Several studies have indicated that Marine Protected Areas may be an appropriate tool for rebuilding exploited stocks, preserving biodiversity, and enhancing fisheries yields (Roberts et al., 2001; Halpern, 2003; Kerwath et al., 2013). Nevertheless, the multiplicity of objectives to be achieved by MPAs, often result in improved fish abundance, biodiversity and habitat quality, lacking social benefits for stakeholders, specially small scale fishers (Field et al., 2006). Thus, biological gains become less significant when compared with the social issues raised (Agardy et al., 2003).

Finding ways to resolve socioeconomic issues arising from the implementation of an MPA should be a main priority, even if the benefits from the MPA occur only after a long time frame. Due to fishing restrictions imposed by the MPA, it is important to know where fishing is actually occurring and if there are traditional fishing spots that are located within the MPA, in order to propose management actions. With that in mind, this study aims to characterize the gill net fisheries conducted at CPZ13. This is the most important fishing activity that holds the largest production of CPZ13 (Moraes et al., 2013). Main objectives were to describe the fleet and fishing gears used, to identify fishing spots for gill netting and to identify species and their associations by each type of gill net used by the CPZ13 fishers. Finally, this study aims to address the question as to whether the MoNa Cagarras MPA restricts the gill net fishery or will the gill net fishery benefit from the establishment of the respective MPA.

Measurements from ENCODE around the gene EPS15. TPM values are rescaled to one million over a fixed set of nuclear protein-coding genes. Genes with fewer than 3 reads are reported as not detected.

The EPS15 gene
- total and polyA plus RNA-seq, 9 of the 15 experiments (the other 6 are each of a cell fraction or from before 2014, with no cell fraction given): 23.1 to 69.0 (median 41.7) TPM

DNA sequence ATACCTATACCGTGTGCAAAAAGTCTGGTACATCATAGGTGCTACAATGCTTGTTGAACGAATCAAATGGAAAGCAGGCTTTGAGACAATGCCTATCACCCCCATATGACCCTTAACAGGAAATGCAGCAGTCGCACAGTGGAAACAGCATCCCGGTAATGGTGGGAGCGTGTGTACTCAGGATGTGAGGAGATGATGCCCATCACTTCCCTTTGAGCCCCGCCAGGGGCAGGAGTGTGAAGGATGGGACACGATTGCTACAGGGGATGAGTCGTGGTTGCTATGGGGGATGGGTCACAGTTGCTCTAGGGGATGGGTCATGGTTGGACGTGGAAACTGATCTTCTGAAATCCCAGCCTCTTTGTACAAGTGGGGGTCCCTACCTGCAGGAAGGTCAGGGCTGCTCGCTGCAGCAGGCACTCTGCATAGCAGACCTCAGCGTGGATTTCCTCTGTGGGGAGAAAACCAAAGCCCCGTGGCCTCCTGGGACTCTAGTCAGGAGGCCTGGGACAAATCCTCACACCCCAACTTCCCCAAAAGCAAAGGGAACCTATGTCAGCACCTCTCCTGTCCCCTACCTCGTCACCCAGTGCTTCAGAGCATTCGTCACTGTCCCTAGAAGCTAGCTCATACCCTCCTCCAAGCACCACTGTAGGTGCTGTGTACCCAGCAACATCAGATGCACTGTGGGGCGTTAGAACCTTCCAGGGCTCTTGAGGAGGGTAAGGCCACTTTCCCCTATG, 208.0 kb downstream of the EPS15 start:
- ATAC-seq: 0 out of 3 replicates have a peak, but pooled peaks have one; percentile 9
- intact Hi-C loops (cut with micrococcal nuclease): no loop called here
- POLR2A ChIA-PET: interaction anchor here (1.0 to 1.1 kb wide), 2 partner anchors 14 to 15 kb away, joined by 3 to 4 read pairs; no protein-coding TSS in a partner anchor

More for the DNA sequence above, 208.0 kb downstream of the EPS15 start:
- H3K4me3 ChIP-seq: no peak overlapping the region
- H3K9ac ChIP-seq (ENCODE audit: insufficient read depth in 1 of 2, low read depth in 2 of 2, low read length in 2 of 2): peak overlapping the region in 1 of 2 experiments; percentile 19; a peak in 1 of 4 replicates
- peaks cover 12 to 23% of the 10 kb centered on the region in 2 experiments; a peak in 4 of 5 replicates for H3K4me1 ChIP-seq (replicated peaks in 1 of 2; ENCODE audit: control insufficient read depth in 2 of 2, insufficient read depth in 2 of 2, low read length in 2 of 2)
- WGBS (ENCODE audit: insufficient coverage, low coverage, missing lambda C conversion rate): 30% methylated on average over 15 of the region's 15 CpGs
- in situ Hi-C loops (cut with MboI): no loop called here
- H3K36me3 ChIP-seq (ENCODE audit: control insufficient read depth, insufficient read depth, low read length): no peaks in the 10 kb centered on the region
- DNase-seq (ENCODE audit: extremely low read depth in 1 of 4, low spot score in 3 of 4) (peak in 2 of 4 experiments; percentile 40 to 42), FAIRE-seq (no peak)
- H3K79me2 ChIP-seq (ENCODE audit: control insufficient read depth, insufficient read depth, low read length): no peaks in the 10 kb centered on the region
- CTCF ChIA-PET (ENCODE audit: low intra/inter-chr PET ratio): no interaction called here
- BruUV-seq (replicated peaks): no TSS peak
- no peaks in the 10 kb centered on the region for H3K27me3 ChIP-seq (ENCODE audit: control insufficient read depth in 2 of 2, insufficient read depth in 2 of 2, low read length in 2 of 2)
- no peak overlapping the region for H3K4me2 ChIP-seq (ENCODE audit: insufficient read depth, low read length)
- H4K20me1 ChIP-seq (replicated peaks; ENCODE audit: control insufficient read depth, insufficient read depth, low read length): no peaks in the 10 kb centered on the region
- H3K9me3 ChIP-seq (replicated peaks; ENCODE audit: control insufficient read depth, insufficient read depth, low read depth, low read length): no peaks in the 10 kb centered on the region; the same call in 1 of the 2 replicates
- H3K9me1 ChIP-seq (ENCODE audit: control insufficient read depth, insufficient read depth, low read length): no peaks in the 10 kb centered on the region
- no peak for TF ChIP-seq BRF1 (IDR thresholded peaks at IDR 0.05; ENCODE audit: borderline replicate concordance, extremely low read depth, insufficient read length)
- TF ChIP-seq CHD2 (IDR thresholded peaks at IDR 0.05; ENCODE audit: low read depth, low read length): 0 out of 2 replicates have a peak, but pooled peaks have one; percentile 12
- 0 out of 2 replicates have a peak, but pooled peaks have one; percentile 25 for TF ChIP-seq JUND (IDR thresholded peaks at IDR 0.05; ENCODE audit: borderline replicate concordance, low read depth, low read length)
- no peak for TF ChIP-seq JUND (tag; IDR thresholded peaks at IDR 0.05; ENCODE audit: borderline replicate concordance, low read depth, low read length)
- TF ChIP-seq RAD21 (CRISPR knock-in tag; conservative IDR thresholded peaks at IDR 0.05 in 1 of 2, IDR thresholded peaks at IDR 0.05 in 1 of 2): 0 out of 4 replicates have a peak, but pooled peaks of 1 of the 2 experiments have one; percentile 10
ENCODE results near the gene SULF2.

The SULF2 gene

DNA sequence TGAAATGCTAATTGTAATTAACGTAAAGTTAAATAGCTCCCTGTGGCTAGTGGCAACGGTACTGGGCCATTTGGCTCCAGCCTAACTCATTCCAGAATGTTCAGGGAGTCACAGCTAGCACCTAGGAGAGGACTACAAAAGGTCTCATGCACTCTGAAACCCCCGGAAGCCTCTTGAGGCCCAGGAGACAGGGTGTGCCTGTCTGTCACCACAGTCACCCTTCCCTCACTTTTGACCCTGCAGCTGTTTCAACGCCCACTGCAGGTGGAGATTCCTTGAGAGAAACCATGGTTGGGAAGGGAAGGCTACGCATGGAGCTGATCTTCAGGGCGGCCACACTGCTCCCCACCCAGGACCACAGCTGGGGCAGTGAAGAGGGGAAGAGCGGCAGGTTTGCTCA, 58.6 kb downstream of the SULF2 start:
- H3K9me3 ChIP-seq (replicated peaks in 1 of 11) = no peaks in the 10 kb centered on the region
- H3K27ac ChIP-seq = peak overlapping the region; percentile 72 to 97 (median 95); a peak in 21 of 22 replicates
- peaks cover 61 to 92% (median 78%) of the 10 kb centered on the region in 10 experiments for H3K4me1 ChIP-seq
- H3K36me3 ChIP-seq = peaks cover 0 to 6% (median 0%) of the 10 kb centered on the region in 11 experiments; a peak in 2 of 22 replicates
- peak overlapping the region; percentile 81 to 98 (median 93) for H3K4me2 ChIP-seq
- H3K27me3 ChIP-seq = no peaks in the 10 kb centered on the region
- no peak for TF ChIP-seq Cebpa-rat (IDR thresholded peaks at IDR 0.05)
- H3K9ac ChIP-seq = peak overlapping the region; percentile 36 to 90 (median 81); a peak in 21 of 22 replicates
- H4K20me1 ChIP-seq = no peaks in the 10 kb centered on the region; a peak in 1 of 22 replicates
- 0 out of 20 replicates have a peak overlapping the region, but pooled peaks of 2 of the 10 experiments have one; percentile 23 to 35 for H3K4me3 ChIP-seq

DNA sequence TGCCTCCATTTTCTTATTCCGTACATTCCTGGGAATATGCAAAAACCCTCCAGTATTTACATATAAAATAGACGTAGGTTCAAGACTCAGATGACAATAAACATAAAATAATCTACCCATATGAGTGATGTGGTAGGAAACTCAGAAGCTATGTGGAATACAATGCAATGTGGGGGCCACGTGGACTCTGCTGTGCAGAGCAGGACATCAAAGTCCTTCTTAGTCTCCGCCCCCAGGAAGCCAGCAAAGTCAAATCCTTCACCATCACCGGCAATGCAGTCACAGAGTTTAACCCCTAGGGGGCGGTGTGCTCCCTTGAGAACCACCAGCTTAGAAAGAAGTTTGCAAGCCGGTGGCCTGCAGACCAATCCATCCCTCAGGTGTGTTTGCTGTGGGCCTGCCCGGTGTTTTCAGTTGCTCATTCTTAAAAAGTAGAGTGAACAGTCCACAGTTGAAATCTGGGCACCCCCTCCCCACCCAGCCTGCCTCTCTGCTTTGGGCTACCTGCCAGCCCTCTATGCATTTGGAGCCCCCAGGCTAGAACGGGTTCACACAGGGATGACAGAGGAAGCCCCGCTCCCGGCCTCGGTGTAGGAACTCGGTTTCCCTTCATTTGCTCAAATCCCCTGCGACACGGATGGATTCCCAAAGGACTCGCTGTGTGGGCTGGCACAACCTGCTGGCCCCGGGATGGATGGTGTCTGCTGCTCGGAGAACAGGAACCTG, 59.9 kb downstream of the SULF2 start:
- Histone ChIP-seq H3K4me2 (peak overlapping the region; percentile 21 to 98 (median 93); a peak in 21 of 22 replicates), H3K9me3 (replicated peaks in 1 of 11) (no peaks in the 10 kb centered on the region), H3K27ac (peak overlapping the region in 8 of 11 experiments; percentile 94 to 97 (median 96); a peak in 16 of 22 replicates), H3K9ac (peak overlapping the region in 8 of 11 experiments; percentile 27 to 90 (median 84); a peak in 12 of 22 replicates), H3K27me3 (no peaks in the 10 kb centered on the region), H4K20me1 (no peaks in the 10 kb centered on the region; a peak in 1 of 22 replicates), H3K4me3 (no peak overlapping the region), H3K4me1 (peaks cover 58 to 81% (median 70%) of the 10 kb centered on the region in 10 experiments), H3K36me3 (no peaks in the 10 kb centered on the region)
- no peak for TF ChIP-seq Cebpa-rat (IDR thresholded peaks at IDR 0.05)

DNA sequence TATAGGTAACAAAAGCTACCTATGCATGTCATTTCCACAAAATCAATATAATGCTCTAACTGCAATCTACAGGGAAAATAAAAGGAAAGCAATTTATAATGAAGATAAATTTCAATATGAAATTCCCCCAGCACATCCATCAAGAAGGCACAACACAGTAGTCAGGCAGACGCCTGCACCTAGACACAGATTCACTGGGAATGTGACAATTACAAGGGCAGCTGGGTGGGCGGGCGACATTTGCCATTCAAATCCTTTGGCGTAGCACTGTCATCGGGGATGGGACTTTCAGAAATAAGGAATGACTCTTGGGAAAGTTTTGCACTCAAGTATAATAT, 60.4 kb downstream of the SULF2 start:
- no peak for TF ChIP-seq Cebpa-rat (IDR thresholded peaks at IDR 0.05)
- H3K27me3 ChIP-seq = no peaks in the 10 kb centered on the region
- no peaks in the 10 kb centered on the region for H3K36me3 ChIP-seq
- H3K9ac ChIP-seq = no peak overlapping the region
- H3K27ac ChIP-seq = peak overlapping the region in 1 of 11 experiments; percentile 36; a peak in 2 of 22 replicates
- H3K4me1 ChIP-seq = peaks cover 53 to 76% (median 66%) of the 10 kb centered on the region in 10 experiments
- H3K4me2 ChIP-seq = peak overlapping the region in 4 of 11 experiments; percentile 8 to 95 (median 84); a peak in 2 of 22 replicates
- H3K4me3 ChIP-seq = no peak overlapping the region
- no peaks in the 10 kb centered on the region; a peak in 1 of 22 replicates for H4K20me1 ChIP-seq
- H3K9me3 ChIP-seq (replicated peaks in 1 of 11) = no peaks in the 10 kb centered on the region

2 Material and Methods

Data was collected from June 2012 to May 2013 at the fisheries colony (Colônia de Pescadores Z-13 – CPZ13), located in Copacabana beach (22°59'10”S, 43°11'19”W), Rio de Janeiro, Brazil. Landings from the gill net fisheries were monitored daily (except Mondays) from 8:00 to 12:00. After this time no landings occurred. For each landing, species were identified by their common and scientific names following Figueiredo (1977), Figueiredo and Menezes (1978, 1980, 2000), Menezes and Figueiredo (1980, 1985), Rocha and Costa (1999), Amarante (2009), Barbosa and Nascimento (2009) and Froese and Pauly (2014). With the exception of Diplectrum spp. and Sphyrna spp., all fishes were identified to the species level. Information on the area where fishing occurred, frequency of fishing trips to the fishing spots, and the type of gill net used were also recorded.

Data characterizing the fleet (overall length, beam, building material, propulsion and power of the boats) were obtained from registration documents available at the CPZ13 headquarters.